One of the best pieces of financial advice in business is to "go where the money is." Unfortunately, the money is not in the secular movement. Unless you are Richard Dawkins or perhaps Sam Harris, the odds are that any money you have made from your work as a secular activist isn't enough to make you wealthy. In fact, you probably aren't even making enough to quit your "day job" and focus on your secular work full time. And every time you hear about another millionaire Christian pastor and his private jet challenges, it’s like rubbing salt in an open wound. We’re clearly not in this for the money, but without the money, we can’t fully be in this. The good news is you can make a darn good living being a secular activist. You will, however, need to expand your opportunities and perhaps adjust your attitude toward money.
It’s no secret that people in the secular movement tend to be very liberal, and liberals tend to value wealth less than our conservative counterparts. In more extreme cases, liberal attitudes can lead to the demonization of money or at least a negative association with money. However, we must not let the media, or a vocal few, define what it means to be wealthy—that cold, careless, even sociopathic persona of the rich person who puts money above all else. We cannot forget people like Bill and Melinda Gates who have given away over $28 billion through their charitable foundation, or closer to home, secular activists like Todd Stiefel who has given away over $4 million to secular causes. Money is necessary to have if we are going to make an impact in the market of ideas. As a general rule of thumb, the more money you have, the more you will be able to do for the secular movement.
The secular demographic is quite different from other markets, so many of the marketing strategies and sales techniques used successfully in other markets fail miserably when marketing to the secular crowd. For example, secular folk tend to see right through sales pitches that are void of reason, full of emotional appeal, and sprinkled with logical fallacies. Also, we are dealing with people who tend to be more motivated by social issues such as justice than personal issues such as the accumulation of wealth. To make money in the secular movement, we need to keep these differences salient.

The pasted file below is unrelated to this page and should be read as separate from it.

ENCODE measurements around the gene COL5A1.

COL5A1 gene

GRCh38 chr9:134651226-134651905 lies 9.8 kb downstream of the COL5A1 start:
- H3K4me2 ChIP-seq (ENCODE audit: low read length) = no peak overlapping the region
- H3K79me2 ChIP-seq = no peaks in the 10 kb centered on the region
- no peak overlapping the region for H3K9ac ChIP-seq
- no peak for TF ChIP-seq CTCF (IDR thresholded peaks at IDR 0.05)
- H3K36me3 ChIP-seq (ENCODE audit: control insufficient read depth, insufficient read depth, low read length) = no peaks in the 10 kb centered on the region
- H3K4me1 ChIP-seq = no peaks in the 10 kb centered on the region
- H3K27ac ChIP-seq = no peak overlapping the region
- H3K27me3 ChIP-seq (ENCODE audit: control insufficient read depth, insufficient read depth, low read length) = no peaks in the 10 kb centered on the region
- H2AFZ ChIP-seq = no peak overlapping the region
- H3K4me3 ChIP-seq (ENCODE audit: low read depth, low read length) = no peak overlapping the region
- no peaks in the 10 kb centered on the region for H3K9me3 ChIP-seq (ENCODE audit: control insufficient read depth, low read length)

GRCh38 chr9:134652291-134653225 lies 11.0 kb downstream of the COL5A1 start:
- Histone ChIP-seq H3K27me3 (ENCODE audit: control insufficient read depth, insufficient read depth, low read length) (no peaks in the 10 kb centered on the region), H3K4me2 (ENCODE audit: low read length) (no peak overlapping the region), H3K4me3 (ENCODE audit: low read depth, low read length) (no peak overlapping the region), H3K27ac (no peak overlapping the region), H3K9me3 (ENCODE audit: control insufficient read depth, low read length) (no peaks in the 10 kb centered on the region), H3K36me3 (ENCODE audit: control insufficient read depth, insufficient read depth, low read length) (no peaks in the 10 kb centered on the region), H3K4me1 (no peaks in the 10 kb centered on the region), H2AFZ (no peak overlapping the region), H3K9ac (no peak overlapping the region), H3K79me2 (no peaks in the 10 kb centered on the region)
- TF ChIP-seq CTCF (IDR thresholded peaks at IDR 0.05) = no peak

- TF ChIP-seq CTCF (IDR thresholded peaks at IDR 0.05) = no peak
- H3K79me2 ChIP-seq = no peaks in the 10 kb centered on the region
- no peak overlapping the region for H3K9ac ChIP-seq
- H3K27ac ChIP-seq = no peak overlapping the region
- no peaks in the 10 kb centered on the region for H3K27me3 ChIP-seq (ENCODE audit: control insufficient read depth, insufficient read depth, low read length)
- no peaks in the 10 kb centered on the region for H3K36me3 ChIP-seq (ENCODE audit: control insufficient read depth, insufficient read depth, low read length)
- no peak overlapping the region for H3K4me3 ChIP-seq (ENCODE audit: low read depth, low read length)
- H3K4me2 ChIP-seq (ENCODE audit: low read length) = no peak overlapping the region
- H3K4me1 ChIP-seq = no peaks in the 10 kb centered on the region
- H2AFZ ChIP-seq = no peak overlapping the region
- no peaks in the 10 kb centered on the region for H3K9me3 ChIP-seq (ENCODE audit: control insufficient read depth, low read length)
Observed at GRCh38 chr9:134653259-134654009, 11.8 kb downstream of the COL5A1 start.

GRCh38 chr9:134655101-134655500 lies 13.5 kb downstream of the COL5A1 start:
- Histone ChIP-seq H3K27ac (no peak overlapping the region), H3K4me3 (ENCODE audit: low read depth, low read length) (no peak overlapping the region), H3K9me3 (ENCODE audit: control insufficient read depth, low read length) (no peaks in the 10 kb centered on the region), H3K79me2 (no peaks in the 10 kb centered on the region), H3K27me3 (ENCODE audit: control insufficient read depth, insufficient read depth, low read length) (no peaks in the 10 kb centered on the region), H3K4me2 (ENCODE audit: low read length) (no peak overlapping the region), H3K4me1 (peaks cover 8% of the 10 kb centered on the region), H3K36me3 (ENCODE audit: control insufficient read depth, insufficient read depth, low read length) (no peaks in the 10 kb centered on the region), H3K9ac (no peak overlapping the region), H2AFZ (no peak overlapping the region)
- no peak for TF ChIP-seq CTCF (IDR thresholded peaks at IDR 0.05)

Now that we have covered some of the basics let’s get to the practical “how to” of making money in the secular movement. The following is meant to be a list of method summaries rather than detailed strategies.
Become an Employee of a Secular Organization. There are several secular organizations that offer part- and full-time positions. While these are rare and generally don’t pay very much, they can be your ticket to full-time activism.
Become a Contractor For a Secular Organization. If you offer services or products, consider making secular organizations aware of them. Be sure to identify yourself as an activist in the secular movement.
Market Your Business Specifically to the Secular Community. You might have some luck with this if your product or service can be spun to the secular community (e.g., “Try Heathen’s Ice Cream: When you know you’re not going to be sent to Hell for enjoying it!”).
Do Some Virtual Panhandling. One of the most common ways to make money if you are a blogger, podcaster, or otherwise provide free content to the secular community is to ask (or beg) for it. We do this through PayPal donations, Patreon campaigns, or simple fundraisers. People in this community are used to giving, and they do have money to spare since they don’t give it to their local churches.
Use Kickstarter or Similar Service. Unlike donating, contributing to Kickstarter campaigns usually earn the contributor something in exchange for their money beyond what people who don’t contribute get. Kickstarter campaigns are also for specific campaigns such as making a movie, rather than ongoing contributions to a person for his or her ongoing efforts.